Members of the youth wing of opposition party Reform reportedly tried to throw Prime Minister Jüri Ratas (Centre) off his stride, by contacting him multiple times on his mobile phone, whilst he was in the middle of a live, televised pre-election debate with other party leaders, on Saturday evening.
The broadcast, Election studio, the final of a set of five pre-election 75-minute debate shows run by ERR, featured Mr Ratas, plus leaders or prime ministerial candidates of the other major political parties contesting Sunday's election.
Mr Ratas' was reportedly phoned about a dozen times during the course of the broadcast, by Reform Party youth members, something which his office says were attempts to troll him.
The callers may have been irked by the fact that Mr Ratas, as seen in a photo gallery of the broadcast on news portal Delfi, had his phone with him in the first place, which they might have seen as giving him an unfair advantage.
Reform's youth wing has, however, exhibited contrition for its members' antics.
"On behalf of the Reform Youth, I wish to apologize for our behavior last night during the debate of prime minister candidates,'' said Kristo Enn Vaga, secretary general of Reform's youth branch, on Sunday.
''It was a juvenile prank; we simply overheated amidst all the election buzz. We wanted to draw attention to the fact that Prime Minister Jüri Ratas often reads out responses written by others from his phone, during live programs and Riigikogu question time. We had the impression that the same was heppening during yesterday's debate as well," Mr Vaga continued.
''We thought that it would be fair to other participants of the debate if we did not let the prime minister use external help in the debate [ie. via his mobile phone-ed.] ... This definitely does not justify our behaviour and we definitely did not wish to concern anyone," he added.
The Reform Party and Centre have overall been neck-and-neck in most recent opinion polls.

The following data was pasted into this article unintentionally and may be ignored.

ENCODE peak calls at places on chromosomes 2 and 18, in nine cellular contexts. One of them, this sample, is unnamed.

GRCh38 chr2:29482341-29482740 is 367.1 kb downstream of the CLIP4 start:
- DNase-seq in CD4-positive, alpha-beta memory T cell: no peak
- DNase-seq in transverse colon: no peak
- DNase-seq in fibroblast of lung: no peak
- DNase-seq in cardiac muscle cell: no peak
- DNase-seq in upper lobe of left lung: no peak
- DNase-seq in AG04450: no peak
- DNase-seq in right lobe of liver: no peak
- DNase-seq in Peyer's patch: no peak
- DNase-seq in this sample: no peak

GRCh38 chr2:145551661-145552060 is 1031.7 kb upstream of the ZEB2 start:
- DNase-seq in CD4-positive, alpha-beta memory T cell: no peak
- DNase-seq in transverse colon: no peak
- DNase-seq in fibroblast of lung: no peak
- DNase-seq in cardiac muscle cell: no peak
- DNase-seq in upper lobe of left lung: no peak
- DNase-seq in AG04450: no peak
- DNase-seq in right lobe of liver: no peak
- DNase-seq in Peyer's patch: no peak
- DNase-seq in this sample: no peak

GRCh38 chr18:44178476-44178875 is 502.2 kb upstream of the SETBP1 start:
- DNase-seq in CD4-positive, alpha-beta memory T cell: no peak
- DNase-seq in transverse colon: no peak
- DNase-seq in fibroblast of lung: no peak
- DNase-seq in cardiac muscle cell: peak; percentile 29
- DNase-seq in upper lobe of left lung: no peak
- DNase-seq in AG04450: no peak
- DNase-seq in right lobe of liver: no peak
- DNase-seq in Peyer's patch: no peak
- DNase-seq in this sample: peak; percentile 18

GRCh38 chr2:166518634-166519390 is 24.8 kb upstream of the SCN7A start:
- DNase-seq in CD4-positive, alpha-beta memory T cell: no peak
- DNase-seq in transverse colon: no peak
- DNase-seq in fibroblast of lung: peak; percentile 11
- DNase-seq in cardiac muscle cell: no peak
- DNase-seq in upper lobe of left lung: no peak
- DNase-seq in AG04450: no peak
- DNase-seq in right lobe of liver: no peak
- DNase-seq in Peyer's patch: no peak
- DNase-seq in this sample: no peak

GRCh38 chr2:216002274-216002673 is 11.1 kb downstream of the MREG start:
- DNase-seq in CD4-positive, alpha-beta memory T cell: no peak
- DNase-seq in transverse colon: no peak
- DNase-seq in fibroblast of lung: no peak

Small number of other violations
Meanwhile the Police and Border Guard Board (PPA) has reported 10 calls to investigate potential election violations, on Sunday.
These potential violations include the placing of outdoor election advertisements, banned since late January under electoral law. These may simply be perceptions rather than actual violations.
"For example, people perceive an image on a vehicle or trailer as election advertising, or a party's leaflets have been left on a table at a shopping centre where voting is also taking place,'' said Marko Ild, leading law enforcement official at the PPA.
''We have also been notified about concerns regarding social media advertising. We will check and evaluate all such messages and, if necessary, intervene," Ild said. Social media and TV advertising is not covered by the pre-election ban.
As at 12.00 EET on Sunday, just under 47% of the electorate had already cast its vote. This compares with just over 42% at the same stage in the 2015 general election. Highest voter turnout was in Harju County, the most populous electoral district, at 52.6%. The lowest turnout as at midday was in the easternmost electoral district of Ida-Viru County, where just over 30% of those eligible had voted.
Editor: Andrew Whyte